While Accenture admits this doesn’t mean it can say digital maturity is what caused higher valuations for Digital Focused and Digital Active banks, it can say with confidence that it is at least an explanatory factor. All-in-all, the story this chart tells us, is that investors have more confidence in banks that care about digital than they tend to in their more traditional counterparts.
Are higher market valuations for digitally mature banks justified?
Since Accenture can’t tie digital maturity directly to higher market valuations, they needed to dig a bit deeper in their analysis. They wanted to know whether these valuations were actually justified by better economic performance, or if they were simply investors getting on the Digital Focused hype train. Determining this meant looking at banks’ ROE—do digitally mature banks tend to generate a better return on capital than The Rest?
Accenture’s analysts were able to determine that, while ROE between the three groups was similar in 2011, digitally mature banks have seen increases in profitability, while laggards have not. Furthermore, projections show that this gap is expected to widen and, although The Rest group is expected to see some growth in the next couple years, this traditional-banking group will remain less profitable than they were in 2011.
So digitally mature banks are both more profitable and more desirable investments than their traditional counterparts, but why?
Why are digitally mature banks more profitable and more highly valued?
Simply put, the investments digitally mature banks have made to upgrade their IT infrastructure and provide their customers with modern banking capabilities like real-time lending, have made these banks incredibly efficient. And it shows in Accenture’s analysis.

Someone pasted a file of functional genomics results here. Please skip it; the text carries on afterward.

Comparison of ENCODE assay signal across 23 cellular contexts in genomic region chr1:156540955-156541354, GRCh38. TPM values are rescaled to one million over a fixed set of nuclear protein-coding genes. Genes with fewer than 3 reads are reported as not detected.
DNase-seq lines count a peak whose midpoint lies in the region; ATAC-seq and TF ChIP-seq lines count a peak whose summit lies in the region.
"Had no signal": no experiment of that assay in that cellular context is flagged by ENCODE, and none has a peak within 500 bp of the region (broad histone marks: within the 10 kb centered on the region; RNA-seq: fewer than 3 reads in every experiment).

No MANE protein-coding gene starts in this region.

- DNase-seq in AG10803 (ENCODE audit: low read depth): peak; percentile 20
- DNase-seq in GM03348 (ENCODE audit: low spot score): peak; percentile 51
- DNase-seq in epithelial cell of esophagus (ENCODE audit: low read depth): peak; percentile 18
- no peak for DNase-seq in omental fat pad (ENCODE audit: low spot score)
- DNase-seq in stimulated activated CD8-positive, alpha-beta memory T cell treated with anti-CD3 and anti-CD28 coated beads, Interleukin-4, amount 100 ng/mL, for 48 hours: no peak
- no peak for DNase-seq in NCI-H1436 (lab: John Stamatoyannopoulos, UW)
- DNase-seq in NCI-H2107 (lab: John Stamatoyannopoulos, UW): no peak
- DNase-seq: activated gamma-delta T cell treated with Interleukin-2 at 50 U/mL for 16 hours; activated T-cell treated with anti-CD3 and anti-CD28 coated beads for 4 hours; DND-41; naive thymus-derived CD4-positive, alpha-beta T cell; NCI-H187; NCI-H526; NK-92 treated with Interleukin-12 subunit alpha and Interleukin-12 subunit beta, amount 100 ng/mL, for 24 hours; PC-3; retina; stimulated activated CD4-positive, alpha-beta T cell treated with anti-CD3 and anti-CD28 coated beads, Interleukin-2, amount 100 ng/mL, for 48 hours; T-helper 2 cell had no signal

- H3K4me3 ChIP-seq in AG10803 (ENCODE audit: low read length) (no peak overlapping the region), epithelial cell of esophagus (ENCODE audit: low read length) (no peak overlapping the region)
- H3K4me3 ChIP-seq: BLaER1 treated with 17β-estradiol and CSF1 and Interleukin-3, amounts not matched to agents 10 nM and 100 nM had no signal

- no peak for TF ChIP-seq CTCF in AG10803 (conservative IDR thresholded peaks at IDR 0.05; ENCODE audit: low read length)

Digital Focused banks are deft at squeezing more equity out of every dollar of revenue, and their Digital Active counterparts are similarly efficient. But that’s not the only story here.
When we look at digitally mature banks’ efficiencies, in relation to their asset sizes, and in comparison to that of traditional banks, we start to see that banks that invest in digital transformation are also able to drive revenue primarily through net interest income, rather than relying on non-interest income.
This means digitally mature banks are better positioned to take on the new competition of alt lenders, megabanks, and the unicorn challenger banks that were born online and primarily want to compete by eliminating service charges and fees.
Why Banks Need Digital Transformation Now
Accenture’s research does an excellent job of proving that digital transformation is more than just a buzzword—it’s a strategic imperative. But the global consultancy’s report also had one more nugget of important information tucked away, and that’s the fact that the banking industry is about to go from vulnerable to volatile.
According to their report, a whopping 33 percent of all revenue growth in the European banking sector has been won by financial institutions that didn’t exist prior to 2005. In the UK, the story is even more dire, with a full 10 percent of total revenue, and nearly 60 percent of revenue growth, going to new entrants in the space.
With branch closures reaching an all-time high in 2018, and mergers and acquisitions accelerating, consolidation of the US banking industry is happening rapidly and could soon lead to similar disruption as has been observed abroad. This has placed a tremendous amount of pressure on the CFOs and other bank executives who are squarely responsible for the financial health of their institutions.
Banks can no longer forgo or delay investments for the ways they’ve always done business, and bank CFOs need to be on the front lines sounding the alarm.
As Accenture’s researchers note: investors are “not [confident] that there is future value in the traditional bank business model.” The time for digital transformation is now. And Numerated can help.